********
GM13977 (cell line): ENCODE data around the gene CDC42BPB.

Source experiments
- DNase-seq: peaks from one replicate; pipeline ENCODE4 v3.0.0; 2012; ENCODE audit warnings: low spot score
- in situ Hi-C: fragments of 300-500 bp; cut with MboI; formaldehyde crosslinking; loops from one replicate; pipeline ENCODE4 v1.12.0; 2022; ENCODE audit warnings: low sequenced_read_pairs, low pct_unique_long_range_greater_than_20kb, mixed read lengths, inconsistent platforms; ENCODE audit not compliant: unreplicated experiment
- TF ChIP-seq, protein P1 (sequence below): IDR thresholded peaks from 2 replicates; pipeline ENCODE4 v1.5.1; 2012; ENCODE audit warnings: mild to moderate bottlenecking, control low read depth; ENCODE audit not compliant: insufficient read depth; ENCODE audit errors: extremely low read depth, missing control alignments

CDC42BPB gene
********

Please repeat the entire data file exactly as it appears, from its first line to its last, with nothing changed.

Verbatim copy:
GM13977 (cell line): ENCODE data around the gene CDC42BPB.

Source experiments
- DNase-seq: peaks from one replicate; pipeline ENCODE4 v3.0.0; 2012; ENCODE audit warnings: low spot score
- in situ Hi-C: fragments of 300-500 bp; cut with MboI; formaldehyde crosslinking; loops from one replicate; pipeline ENCODE4 v1.12.0; 2022; ENCODE audit warnings: low sequenced_read_pairs, low pct_unique_long_range_greater_than_20kb, mixed read lengths, inconsistent platforms; ENCODE audit not compliant: unreplicated experiment
- TF ChIP-seq, protein P1 (sequence below): IDR thresholded peaks from 2 replicates; pipeline ENCODE4 v1.5.1; 2012; ENCODE audit warnings: mild to moderate bottlenecking, control low read depth; ENCODE audit not compliant: insufficient read depth; ENCODE audit errors: extremely low read depth, missing control alignments

CDC42BPB gene